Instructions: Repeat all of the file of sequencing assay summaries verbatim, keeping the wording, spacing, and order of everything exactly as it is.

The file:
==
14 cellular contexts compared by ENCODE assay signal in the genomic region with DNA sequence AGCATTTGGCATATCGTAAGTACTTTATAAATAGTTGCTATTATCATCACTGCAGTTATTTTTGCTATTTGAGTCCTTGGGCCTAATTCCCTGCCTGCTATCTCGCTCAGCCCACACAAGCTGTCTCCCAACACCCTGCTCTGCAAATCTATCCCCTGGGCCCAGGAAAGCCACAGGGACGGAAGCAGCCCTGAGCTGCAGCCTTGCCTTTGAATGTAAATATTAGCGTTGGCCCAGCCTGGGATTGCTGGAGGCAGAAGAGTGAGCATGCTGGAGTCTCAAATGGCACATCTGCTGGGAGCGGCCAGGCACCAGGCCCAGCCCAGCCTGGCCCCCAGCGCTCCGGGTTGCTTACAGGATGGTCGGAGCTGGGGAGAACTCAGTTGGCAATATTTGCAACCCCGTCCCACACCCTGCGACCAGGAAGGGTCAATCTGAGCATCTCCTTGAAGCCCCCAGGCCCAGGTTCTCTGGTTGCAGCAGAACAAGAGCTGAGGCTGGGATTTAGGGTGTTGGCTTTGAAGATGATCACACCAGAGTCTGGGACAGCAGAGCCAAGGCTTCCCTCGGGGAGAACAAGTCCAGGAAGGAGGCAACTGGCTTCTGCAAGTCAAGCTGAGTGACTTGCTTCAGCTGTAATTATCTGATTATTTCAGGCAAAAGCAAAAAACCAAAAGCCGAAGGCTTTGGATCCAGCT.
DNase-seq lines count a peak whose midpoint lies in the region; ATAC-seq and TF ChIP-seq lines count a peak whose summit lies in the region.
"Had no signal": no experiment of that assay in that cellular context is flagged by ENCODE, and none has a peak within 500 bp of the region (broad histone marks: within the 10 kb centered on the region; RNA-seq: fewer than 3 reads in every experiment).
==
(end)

14 cellular contexts compared by ENCODE assay signal in the genomic region with DNA sequence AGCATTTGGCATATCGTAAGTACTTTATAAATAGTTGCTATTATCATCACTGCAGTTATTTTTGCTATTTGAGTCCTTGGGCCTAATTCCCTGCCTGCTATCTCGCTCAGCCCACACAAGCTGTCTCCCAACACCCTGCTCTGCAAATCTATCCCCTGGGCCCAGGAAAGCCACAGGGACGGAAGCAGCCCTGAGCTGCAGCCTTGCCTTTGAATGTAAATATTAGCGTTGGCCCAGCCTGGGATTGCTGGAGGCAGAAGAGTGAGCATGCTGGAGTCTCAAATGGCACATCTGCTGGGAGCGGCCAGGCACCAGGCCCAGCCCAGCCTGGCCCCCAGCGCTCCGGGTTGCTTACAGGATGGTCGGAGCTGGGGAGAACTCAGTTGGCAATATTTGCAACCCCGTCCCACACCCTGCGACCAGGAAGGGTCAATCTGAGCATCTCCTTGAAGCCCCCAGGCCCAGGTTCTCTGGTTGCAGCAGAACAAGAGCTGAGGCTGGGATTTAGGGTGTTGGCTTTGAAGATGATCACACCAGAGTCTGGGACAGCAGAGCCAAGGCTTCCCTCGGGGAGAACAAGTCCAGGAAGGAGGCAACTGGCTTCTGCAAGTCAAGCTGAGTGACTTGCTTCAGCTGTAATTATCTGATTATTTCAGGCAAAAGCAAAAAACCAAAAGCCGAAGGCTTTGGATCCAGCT.
DNase-seq lines count a peak whose midpoint lies in the region; ATAC-seq and TF ChIP-seq lines count a peak whose summit lies in the region.
"Had no signal": no experiment of that assay in that cellular context is flagged by ENCODE, and none has a peak within 500 bp of the region (broad histone marks: within the 10 kb centered on the region; RNA-seq: fewer than 3 reads in every experiment).